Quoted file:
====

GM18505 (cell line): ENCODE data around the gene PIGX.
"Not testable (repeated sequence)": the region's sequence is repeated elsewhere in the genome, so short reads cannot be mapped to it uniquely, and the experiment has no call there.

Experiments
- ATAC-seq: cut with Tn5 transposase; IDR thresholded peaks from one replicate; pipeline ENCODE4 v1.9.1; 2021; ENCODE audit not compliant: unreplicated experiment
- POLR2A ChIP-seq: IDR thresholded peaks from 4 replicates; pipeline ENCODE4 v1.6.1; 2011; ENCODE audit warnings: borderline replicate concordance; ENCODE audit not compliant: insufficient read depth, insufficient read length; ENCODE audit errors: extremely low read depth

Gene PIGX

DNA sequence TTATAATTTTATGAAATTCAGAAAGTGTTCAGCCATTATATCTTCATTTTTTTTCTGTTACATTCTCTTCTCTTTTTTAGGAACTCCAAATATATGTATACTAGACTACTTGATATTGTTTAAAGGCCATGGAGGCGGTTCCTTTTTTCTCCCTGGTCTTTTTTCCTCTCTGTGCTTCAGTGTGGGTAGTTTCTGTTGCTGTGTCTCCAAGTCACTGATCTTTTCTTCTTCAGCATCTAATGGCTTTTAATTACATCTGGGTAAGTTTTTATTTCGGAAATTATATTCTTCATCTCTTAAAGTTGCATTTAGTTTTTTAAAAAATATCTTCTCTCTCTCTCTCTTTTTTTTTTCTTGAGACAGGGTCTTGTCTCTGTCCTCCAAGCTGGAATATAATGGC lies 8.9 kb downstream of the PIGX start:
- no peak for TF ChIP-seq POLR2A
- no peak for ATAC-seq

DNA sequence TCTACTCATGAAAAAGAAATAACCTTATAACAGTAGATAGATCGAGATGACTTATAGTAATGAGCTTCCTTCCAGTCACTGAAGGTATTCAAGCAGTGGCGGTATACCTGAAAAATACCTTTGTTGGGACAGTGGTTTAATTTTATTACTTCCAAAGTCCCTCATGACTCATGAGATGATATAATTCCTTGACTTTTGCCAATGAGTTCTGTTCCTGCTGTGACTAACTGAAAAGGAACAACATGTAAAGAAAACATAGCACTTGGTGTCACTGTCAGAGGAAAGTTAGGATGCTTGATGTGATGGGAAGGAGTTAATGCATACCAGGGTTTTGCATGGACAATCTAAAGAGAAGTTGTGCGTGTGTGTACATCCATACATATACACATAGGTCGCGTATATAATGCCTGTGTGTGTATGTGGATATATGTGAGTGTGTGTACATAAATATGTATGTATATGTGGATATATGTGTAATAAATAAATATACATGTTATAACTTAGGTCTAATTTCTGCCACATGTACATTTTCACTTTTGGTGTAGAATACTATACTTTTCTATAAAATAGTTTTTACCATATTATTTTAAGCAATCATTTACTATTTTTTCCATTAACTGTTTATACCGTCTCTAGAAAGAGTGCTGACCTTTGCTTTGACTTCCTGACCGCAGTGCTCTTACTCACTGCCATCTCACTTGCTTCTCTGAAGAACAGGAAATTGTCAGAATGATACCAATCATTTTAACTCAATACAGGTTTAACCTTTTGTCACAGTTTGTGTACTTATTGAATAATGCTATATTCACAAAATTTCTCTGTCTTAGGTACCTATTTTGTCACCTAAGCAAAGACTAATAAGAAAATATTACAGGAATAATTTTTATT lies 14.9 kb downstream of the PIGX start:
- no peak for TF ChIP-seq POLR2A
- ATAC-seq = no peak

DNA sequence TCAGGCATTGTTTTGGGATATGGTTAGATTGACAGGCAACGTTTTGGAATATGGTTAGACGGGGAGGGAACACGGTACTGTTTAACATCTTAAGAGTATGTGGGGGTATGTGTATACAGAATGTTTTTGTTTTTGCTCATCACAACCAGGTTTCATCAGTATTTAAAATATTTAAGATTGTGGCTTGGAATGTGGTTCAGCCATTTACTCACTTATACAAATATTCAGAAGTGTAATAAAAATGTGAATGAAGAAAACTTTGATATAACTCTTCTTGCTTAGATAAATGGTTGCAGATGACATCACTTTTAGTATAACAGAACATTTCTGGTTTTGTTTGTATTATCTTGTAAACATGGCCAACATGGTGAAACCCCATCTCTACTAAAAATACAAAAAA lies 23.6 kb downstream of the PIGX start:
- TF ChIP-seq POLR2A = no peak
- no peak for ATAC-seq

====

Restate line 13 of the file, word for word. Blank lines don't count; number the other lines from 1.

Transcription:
DNA sequence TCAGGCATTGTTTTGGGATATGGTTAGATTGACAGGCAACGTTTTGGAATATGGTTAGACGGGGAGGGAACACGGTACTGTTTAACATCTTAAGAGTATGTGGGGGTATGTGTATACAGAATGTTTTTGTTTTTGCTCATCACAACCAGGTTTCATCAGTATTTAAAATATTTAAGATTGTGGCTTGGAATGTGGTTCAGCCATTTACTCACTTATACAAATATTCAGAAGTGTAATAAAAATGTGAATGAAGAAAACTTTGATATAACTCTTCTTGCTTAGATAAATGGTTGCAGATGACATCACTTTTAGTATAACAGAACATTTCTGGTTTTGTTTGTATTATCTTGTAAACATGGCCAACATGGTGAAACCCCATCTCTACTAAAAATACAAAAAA lies 23.6 kb downstream of the PIGX start: